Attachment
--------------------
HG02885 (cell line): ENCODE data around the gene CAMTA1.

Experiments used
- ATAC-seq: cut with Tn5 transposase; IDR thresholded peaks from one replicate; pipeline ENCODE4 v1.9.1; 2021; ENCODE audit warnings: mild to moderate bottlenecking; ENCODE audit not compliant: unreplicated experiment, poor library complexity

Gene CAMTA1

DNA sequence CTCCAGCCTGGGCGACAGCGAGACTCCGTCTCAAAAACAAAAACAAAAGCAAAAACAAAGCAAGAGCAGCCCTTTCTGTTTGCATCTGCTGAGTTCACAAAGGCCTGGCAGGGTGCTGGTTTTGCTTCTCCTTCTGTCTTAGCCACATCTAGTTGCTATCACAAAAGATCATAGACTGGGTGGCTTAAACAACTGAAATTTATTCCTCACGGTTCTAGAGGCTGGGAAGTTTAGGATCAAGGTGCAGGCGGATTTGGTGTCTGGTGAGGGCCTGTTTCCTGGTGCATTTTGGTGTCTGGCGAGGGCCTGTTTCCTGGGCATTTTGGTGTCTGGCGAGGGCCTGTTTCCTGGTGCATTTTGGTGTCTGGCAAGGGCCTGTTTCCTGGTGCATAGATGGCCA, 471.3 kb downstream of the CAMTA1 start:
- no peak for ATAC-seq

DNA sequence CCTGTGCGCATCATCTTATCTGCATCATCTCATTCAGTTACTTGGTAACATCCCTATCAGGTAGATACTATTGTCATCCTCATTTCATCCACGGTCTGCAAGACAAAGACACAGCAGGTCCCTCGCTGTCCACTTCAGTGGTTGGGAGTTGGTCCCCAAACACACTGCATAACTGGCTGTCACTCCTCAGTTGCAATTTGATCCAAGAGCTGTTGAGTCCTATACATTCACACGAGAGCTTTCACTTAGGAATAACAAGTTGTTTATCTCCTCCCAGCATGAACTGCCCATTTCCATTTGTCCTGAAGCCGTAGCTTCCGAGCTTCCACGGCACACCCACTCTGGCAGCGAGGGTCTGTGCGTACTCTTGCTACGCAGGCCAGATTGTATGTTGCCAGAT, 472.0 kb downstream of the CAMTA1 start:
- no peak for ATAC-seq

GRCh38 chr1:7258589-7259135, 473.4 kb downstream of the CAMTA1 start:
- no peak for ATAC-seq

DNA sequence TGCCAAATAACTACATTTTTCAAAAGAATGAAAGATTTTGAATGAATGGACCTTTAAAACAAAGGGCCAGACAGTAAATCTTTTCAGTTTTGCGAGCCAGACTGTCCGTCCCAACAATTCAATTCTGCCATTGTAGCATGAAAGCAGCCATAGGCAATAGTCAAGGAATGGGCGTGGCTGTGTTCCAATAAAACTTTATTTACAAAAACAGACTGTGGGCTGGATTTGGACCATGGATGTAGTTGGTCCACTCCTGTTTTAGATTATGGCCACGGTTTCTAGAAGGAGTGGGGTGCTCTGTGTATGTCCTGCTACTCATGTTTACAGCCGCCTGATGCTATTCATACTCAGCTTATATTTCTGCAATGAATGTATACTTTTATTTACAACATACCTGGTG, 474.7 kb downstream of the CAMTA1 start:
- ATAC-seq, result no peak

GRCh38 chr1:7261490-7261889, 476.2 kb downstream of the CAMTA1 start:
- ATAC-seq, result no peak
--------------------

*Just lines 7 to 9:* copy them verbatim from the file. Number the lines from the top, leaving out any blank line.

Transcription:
DNA sequence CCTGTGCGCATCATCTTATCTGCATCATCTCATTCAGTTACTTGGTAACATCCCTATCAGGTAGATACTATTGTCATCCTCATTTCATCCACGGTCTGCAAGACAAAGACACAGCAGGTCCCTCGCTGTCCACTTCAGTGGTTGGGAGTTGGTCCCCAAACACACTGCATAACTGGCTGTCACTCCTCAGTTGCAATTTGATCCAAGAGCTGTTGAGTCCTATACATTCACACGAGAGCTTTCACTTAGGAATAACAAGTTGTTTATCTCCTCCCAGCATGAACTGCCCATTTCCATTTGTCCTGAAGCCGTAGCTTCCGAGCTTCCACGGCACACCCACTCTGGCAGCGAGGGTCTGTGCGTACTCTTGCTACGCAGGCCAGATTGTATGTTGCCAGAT, 472.0 kb downstream of the CAMTA1 start:
- no peak for ATAC-seq

GRCh38 chr1:7258589-7259135, 473.4 kb downstream of the CAMTA1 start: